The main purpose of the CCE Eelgrass Program is to restore and monitor eelgrass, our dominant local seagrass species. Eelgrass meadows provide essential habitat for many species of finfish and shellfish during part or all stages of life. Due to the structure and protection they provide, eelgrass meadows are the most biodiverse marine habitats in our region. These meadows also help to prevent or lesson erosion from storm events and help control turbidity by slowing currents and settling particulates from the water column. Unfortunately, eelgrass populations have declined dramatically over the past 75 years due to many reasons, and without our help, will not likely make a comeback in the near future. Although water quality has stabilized, if not improved, in many areas around Long Island, there are no ready sources of propagules (seeds or adult shoots) to naturally vegetate these areas. This situation is called propagule limitation and it is the basis for our restoration work.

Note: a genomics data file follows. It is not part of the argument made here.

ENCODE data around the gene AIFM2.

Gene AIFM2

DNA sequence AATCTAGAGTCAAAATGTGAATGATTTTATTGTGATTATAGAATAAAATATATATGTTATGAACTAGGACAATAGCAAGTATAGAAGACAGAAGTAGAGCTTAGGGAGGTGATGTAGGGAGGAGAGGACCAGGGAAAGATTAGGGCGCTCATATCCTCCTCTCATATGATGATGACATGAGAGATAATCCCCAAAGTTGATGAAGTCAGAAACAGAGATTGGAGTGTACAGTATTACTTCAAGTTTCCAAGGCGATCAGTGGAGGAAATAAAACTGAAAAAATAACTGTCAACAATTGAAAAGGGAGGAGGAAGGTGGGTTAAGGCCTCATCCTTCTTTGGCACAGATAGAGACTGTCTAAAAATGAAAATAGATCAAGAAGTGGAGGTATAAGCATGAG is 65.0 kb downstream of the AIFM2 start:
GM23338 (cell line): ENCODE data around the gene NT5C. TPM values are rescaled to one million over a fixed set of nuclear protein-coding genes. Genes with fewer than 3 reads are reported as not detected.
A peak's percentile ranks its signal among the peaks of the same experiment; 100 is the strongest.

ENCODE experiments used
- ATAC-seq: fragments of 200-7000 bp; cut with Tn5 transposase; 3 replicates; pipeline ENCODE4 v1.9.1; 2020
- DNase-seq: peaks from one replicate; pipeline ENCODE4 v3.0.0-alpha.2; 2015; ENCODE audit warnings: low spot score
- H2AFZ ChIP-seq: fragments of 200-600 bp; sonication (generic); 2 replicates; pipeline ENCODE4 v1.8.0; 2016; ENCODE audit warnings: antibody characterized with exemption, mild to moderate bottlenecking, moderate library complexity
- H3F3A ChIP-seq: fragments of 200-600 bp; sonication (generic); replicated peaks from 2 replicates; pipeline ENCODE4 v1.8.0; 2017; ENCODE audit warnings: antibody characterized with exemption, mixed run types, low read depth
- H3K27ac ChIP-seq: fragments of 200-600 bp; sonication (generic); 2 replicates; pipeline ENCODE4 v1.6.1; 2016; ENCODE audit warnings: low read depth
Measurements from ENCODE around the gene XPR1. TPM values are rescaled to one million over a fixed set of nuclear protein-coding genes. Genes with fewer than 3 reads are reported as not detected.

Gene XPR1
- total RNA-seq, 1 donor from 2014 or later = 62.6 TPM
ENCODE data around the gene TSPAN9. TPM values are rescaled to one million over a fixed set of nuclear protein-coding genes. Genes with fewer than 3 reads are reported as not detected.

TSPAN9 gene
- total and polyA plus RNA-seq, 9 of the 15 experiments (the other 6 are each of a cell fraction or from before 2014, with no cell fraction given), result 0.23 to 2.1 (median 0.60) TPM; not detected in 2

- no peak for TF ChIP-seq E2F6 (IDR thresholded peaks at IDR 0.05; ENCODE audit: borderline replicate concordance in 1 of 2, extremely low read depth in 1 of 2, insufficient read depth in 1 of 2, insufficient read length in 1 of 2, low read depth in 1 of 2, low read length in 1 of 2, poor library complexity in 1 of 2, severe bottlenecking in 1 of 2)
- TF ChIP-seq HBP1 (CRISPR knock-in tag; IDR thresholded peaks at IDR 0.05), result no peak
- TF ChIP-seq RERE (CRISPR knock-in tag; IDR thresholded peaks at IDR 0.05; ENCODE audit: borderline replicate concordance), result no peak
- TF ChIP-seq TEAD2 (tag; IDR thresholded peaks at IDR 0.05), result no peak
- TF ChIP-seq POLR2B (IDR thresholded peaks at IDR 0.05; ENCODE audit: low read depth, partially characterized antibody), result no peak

Cornell’s Eelgrass program has several major objectives:
Cornell's Eelgrass Program has developed an entire website that has become world renowned for information on eelgrass biology, ecology, restoration and importance. Please visit www.SeagrassLI.org and check it out!
Citizens can get involved with eelgrass restoration efforts through our Marine Meadows Program! Folks can help weave eelgrass while learning about the species and its importance. See the Marine Meadows section as well as Citizen Science, or visit www.MarineMeadows.org!
Christopher H. Pickerell
Marine Program Director
Last updated September 6, 2017